As an influential voice in the body confidence space, Sarah Nicole Landry (aka The Birds Papaya) brings people together by sharing honestly about her journey of divorce, self-worth, living beyond your body and love. We caught up with the super-popular influencer to ask 25 rapid-fire questions about her career, parenting, her role models and more.
What is your idea of the perfect day?
This is where the ambivert (both extrovert and introvert) in me comes out, because I’d love to spend half the day with family and friends doing something where you can dress up and enjoy fancy cocktails..and then the other half of the day, I would like to sit with nothing but a book and a clear schedule!
Why did you choose your career?
I chose a passion project that turned into a side hustle. The idea of it ever being a career felt incredibly far away, especially a decade into it. But, I loved it and I kept doing it, and as it grew and I was able to support myself more, it took encouragement from a fellow woman entrepreneur to get me to really take it seriously and go for it, for real!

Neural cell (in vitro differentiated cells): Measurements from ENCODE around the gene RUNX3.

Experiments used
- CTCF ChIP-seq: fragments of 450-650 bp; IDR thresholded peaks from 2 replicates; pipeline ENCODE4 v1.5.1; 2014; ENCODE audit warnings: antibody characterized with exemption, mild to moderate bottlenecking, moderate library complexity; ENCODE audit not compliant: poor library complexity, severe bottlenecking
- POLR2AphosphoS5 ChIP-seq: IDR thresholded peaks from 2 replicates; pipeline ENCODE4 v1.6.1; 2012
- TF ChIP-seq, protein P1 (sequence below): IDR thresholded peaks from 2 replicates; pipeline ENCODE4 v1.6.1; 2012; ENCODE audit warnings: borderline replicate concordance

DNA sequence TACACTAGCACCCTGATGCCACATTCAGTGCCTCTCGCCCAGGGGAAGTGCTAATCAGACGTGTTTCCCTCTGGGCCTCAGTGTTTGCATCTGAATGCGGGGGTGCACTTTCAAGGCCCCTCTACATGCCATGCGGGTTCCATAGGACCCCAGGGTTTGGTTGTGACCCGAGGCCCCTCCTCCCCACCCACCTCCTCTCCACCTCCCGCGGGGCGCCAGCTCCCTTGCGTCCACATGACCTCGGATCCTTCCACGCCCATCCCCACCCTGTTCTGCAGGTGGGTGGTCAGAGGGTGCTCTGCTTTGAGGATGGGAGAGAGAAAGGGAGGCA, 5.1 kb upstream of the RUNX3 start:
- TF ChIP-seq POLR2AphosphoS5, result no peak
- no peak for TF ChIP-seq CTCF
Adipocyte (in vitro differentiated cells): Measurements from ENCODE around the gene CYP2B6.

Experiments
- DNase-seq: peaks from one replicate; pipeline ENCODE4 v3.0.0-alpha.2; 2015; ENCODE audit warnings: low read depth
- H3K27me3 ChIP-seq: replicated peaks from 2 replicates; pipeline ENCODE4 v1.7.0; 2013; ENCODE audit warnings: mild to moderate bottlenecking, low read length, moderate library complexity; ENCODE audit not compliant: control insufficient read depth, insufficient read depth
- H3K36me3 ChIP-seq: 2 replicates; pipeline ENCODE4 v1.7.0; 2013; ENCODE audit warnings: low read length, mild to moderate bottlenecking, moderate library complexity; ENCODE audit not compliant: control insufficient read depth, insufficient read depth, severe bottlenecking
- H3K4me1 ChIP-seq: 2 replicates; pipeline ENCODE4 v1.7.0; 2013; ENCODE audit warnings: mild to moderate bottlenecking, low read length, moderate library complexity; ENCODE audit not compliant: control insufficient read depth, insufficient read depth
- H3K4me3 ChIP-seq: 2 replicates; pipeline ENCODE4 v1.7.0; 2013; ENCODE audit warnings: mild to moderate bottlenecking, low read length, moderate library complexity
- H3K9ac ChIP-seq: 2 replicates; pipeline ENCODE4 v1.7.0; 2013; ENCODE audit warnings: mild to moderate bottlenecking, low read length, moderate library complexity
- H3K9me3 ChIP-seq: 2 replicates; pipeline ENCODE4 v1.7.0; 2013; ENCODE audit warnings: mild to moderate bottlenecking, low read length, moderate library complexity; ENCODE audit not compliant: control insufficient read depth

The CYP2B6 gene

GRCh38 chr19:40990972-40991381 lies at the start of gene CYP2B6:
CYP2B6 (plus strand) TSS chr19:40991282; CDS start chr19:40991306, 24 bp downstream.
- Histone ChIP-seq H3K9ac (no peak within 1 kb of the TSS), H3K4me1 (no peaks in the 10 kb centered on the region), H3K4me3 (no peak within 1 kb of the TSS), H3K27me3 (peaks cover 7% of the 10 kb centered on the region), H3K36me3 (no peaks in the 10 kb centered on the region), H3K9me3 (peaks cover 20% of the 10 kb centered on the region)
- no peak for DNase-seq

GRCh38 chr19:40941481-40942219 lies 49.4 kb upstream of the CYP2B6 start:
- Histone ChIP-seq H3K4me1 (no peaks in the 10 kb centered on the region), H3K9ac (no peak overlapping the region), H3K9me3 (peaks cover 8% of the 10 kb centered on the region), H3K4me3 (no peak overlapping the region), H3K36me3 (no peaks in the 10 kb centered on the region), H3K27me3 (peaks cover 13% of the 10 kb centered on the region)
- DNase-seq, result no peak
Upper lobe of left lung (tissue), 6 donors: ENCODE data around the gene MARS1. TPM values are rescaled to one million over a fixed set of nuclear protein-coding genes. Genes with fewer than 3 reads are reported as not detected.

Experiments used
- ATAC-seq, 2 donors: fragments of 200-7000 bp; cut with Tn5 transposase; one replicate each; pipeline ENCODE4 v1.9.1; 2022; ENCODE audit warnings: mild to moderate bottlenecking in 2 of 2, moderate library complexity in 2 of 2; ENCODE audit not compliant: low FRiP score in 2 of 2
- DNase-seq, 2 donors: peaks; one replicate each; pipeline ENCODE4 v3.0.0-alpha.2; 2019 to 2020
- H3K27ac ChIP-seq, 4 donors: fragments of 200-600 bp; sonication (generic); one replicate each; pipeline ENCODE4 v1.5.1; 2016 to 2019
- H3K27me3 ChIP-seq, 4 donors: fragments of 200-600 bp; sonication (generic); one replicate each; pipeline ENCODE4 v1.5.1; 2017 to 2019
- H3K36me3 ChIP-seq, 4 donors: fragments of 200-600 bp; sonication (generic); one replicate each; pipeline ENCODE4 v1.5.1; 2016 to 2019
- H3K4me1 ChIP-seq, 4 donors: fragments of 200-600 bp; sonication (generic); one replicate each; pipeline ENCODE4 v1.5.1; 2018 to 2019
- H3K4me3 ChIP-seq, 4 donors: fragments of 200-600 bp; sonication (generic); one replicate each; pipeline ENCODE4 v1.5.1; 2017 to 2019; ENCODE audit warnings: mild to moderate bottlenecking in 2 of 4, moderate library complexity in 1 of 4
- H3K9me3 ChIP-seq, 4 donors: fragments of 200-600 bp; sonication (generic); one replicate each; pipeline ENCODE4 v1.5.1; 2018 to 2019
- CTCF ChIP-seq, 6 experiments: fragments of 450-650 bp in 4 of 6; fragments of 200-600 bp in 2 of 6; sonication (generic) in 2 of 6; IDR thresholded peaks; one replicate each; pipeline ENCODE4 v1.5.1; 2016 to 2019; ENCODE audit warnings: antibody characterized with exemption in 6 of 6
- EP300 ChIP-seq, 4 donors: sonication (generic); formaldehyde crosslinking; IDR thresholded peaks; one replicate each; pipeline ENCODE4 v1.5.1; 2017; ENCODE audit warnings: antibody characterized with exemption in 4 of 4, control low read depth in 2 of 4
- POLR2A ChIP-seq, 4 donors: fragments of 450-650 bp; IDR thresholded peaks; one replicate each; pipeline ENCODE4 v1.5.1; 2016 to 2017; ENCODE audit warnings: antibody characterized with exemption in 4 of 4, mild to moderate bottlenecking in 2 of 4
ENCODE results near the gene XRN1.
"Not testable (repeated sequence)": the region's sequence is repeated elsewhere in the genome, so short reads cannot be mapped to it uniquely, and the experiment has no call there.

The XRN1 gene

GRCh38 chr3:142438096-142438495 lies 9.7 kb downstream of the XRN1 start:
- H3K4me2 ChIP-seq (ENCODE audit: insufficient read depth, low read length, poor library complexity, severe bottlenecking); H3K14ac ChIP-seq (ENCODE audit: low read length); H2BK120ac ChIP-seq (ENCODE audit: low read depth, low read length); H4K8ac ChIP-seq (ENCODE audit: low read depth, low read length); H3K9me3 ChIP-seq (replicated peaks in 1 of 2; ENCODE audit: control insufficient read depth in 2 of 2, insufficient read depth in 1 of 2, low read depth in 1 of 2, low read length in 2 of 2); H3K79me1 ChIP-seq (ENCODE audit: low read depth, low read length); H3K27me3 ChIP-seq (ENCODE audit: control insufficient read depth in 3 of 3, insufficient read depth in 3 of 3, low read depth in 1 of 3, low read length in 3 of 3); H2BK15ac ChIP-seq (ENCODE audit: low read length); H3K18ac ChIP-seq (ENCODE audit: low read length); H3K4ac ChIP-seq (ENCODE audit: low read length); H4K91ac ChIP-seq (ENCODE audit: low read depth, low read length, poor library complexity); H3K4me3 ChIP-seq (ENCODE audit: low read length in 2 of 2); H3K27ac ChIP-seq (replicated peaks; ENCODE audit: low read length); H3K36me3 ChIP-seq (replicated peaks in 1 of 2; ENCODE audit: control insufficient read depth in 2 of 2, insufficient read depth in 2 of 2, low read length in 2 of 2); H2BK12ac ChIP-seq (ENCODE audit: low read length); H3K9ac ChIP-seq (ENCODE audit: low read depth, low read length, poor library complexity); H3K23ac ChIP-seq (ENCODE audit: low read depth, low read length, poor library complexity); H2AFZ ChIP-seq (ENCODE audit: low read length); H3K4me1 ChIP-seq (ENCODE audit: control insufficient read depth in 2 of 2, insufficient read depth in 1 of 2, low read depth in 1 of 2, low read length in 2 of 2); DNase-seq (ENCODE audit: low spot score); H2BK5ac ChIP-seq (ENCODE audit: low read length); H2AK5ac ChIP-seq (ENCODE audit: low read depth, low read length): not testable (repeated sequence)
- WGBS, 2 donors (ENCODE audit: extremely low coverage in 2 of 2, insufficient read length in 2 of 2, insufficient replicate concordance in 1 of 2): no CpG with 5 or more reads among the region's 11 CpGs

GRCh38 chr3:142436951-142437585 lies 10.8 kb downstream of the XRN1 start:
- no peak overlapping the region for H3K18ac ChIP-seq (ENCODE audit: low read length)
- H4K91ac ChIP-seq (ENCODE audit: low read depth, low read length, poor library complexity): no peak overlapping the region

What do you love most about what you do in your job?
The people. I started [The Birds Papaya] because I was seeking community and was struggling within my own mental health and motherhood and wanted to feel like I was a part of something, I belonged. So now I just like to show up as the person that creates a community where we all belong, can enjoy the bits of life we do, the triumphs and the trials and a LOT of laughter. The people and the community are my why.
What has been the hardest part of building your career?
Combining what I wanted to do with the people pleasing tendencies I had, and the opinions of others that would follow me every step of the way. We’re all used to performance reviews in the workspace. I have to face them every day, without losing who I am in the process.
Who was/is your mentor?
I’ve had many mentors throughout my life. Besides my own mother, as a teen I had a mentor named Debi who walked through a lot of those transformative years with me. In my career, while not officially my mentor, Joanna Griffiths of Knix has been a believer of my work and has repeatedly pushed me into better work ethics, taking chances and showing up as my best self.